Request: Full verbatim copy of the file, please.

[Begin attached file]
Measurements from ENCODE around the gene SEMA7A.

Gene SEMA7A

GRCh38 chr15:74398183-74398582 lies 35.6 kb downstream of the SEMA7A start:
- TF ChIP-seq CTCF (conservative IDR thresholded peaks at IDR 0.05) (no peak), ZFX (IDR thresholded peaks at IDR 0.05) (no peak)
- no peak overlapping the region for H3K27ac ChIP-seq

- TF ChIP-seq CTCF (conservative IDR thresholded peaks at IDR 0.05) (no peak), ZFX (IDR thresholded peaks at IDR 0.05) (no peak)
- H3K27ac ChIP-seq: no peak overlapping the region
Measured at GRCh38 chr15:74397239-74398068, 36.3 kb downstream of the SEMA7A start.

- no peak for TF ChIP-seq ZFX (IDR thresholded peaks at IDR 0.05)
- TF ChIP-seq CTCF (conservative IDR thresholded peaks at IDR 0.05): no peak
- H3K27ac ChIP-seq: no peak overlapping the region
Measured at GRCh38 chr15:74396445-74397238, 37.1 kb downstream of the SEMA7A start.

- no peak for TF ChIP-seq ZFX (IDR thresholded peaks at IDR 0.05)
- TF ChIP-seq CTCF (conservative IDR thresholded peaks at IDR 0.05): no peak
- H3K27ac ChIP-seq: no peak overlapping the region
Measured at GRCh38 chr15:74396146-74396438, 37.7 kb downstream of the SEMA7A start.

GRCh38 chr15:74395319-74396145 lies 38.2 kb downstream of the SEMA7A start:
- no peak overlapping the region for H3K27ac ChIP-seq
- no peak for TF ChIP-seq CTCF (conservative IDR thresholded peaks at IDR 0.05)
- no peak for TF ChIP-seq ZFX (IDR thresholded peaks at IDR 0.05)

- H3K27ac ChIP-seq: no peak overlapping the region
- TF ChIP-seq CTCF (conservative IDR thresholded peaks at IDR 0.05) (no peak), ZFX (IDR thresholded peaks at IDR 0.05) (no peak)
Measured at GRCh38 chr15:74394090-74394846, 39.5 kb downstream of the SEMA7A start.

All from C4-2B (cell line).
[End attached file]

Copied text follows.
Measurements from ENCODE around the gene SEMA7A.

Gene SEMA7A

GRCh38 chr15:74398183-74398582 lies 35.6 kb downstream of the SEMA7A start:
- TF ChIP-seq CTCF (conservative IDR thresholded peaks at IDR 0.05) (no peak), ZFX (IDR thresholded peaks at IDR 0.05) (no peak)
- no peak overlapping the region for H3K27ac ChIP-seq

- TF ChIP-seq CTCF (conservative IDR thresholded peaks at IDR 0.05) (no peak), ZFX (IDR thresholded peaks at IDR 0.05) (no peak)
- H3K27ac ChIP-seq: no peak overlapping the region
Measured at GRCh38 chr15:74397239-74398068, 36.3 kb downstream of the SEMA7A start.

- no peak for TF ChIP-seq ZFX (IDR thresholded peaks at IDR 0.05)
- TF ChIP-seq CTCF (conservative IDR thresholded peaks at IDR 0.05): no peak
- H3K27ac ChIP-seq: no peak overlapping the region
Measured at GRCh38 chr15:74396445-74397238, 37.1 kb downstream of the SEMA7A start.

- no peak for TF ChIP-seq ZFX (IDR thresholded peaks at IDR 0.05)
- TF ChIP-seq CTCF (conservative IDR thresholded peaks at IDR 0.05): no peak
- H3K27ac ChIP-seq: no peak overlapping the region
Measured at GRCh38 chr15:74396146-74396438, 37.7 kb downstream of the SEMA7A start.

GRCh38 chr15:74395319-74396145 lies 38.2 kb downstream of the SEMA7A start:
- no peak overlapping the region for H3K27ac ChIP-seq
- no peak for TF ChIP-seq CTCF (conservative IDR thresholded peaks at IDR 0.05)
- no peak for TF ChIP-seq ZFX (IDR thresholded peaks at IDR 0.05)

- H3K27ac ChIP-seq: no peak overlapping the region
- TF ChIP-seq CTCF (conservative IDR thresholded peaks at IDR 0.05) (no peak), ZFX (IDR thresholded peaks at IDR 0.05) (no peak)
Measured at GRCh38 chr15:74394090-74394846, 39.5 kb downstream of the SEMA7A start.

All from C4-2B (cell line).